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Paul-Martin Griepentrog's 150-acre family farm includes 60 Ile de France ewes, 40 Limousin cattle and free ranging yard chickens, peacocks and goats. He cultivates about two acres of vegetables grown naturally, the old-fashioned way. He has sold his produce at markets across the state.
Well, it's Monday night and I've had another long day on the farm. Seems the weather forecaster got things wrong again, with predictions of light scattered frost that turned into a hard freeze. That's farming for you.
You see, I'm the invisible spirit behind the Shady Knoll Farm's stand at the Hodag Farmers Market. If I'm not farming, I spend my time advocating for the interests of small farmers.
There is a world of difference between the concerns of small, family farms like mine and large corporate operations, and yet the public and the government often lump us together or even worse: place additional restrictions, making my personal, hands-on business very difficult.
You may have heard about "traceability" lately in the news and how this will help with everything from disease control, to salmonella in tomatoes (or was it peppers, or was it cilantro)?
The real problem for me is that my farm's focus is in producing food locally, but the laws are designed for giant, impersonal businesses that deliver food across the globe.
To compound the problem, the USDA and FDA have cut their inspectors to 10 percent of what they were over the last 10 years. Less than one per cent of all imported food gets inspected, as a result.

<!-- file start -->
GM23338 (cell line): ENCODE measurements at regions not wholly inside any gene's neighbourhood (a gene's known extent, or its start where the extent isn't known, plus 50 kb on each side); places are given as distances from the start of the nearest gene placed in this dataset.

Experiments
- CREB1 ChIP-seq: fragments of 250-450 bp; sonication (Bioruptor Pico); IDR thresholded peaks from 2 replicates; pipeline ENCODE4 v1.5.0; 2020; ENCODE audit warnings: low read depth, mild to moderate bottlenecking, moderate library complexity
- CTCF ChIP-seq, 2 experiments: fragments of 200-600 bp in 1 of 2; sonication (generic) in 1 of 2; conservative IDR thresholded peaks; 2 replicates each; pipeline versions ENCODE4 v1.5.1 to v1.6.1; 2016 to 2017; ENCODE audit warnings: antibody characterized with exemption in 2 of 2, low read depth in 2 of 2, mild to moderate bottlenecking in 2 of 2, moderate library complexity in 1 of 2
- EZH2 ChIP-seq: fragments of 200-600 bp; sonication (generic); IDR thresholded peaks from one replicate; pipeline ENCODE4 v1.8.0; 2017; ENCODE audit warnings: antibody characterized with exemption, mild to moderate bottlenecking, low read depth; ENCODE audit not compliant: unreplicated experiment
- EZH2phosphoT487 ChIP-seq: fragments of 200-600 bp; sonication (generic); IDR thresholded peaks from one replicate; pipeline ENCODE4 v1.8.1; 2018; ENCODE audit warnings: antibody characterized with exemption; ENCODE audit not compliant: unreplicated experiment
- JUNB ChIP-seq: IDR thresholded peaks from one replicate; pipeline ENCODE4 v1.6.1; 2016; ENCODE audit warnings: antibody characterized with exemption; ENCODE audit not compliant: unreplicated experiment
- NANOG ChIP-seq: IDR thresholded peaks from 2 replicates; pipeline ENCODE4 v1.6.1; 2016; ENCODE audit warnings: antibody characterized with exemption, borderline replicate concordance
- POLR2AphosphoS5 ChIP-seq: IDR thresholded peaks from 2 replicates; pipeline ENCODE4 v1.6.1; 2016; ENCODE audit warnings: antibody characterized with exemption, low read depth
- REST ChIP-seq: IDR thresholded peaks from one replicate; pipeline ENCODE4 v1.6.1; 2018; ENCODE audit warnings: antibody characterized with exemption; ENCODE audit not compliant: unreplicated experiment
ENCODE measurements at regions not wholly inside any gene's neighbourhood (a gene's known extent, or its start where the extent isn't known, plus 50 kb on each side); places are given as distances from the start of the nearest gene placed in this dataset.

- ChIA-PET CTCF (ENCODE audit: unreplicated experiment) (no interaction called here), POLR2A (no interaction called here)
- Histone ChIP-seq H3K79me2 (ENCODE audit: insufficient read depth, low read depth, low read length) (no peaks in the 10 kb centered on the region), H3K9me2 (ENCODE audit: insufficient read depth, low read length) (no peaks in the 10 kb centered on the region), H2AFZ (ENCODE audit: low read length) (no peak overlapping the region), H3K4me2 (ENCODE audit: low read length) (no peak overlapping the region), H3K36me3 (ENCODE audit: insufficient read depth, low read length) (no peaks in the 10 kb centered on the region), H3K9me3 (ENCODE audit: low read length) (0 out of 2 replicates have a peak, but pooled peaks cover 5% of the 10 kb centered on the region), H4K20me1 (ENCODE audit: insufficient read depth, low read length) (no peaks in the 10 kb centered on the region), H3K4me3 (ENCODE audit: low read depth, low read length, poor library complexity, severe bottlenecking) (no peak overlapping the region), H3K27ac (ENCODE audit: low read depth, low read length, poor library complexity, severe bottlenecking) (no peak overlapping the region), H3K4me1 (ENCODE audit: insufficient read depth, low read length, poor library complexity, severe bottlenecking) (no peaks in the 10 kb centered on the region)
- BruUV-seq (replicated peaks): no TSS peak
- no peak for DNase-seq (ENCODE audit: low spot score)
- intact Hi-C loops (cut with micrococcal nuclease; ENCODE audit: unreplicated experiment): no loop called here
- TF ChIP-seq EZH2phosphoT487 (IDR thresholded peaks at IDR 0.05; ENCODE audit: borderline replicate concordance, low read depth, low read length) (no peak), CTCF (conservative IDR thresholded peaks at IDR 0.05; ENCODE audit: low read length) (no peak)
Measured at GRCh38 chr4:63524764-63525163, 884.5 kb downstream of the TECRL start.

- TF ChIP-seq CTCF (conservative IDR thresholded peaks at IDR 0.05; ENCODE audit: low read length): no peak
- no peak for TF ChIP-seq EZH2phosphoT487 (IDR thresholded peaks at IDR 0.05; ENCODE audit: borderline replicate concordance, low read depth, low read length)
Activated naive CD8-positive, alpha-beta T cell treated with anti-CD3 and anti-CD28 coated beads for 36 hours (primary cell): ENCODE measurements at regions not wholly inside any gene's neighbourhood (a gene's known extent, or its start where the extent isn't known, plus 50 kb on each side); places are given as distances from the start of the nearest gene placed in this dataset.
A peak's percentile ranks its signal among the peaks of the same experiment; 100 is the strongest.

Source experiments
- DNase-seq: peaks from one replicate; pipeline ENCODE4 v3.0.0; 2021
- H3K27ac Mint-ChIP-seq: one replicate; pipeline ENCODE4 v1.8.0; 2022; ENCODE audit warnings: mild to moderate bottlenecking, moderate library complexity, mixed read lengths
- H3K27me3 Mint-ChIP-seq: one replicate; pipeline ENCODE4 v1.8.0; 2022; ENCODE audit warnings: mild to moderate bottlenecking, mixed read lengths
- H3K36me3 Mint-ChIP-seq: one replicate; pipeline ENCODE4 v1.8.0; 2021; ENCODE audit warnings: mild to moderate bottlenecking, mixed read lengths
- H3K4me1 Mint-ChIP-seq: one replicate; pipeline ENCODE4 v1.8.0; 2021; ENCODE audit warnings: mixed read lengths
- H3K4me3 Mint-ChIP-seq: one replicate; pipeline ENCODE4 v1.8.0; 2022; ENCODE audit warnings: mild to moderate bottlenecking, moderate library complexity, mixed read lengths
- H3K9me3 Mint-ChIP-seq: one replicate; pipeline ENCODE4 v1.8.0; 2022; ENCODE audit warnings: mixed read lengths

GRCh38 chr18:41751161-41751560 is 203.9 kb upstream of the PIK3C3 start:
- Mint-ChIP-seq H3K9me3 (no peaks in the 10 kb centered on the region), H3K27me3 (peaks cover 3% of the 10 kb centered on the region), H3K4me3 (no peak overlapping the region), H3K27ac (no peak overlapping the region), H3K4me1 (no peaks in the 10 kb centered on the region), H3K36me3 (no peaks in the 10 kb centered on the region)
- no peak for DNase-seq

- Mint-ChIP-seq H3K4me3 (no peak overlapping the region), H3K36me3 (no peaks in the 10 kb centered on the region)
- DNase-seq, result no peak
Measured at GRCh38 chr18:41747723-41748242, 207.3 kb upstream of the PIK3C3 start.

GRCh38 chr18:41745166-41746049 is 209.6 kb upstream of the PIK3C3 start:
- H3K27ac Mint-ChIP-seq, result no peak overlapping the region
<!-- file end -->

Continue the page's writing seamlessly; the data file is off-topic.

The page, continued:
The laws currently being discussed to provide "traceability" in produce would require me to record every harvest of every fruit or vegetable, every time, and keep the records for at least two years. The time wasted would be crippling.
Even worse is the proposed National Animal Identification System (NAIS). For example, if any of my free-running hens were to hatch out a brood of chicks, I would have to implant microchips, record the birth and chip numbers all within 48 hours or be subjected to penalties starting at $5,000. The big corporate outfits, however, would only need one number for an entire lot of animals.
Fortunately, it hasn't been put into effect yet but the cooperative agreement (between the state and the federal government and signed by the Wisconsin State Veterinarian), would, in the execution of the contract, implement the USDA's business plan. The USDA pays states based on the percentage of premises registered, and yet, full implementation would find me out of business.
In other words folks, what Edgar Salsbury, a former state food inspector, said rings more true today than ever before. At our first meeting I asked him, "Which part of the law applied to food processing?" He replied, "The part that screws the little guy and lets the big guys get away with murder."
What's to be done? First call your state legislators and go on record as opposing the current D.A.T.C.P. (Department of Agriculture, Trade, & Consumer Protection) proposals. Insist that Mandatory Premise Registration be revoked and in its place a voluntary registration with a workable opt-out clause. Wisconsin is one of three states with mandatory premise registration.
For more information on the subject go to:
These will get you started. Yes, I do this farming thing for a living, but, the bottom line is that it is your food security that is at stake. You have the right to know that what you are putting in your body, and, that what you're serving to your family is safe and healthful and that's what small farmers like me are trying to produce.
Well, supper's ready and I gotta go.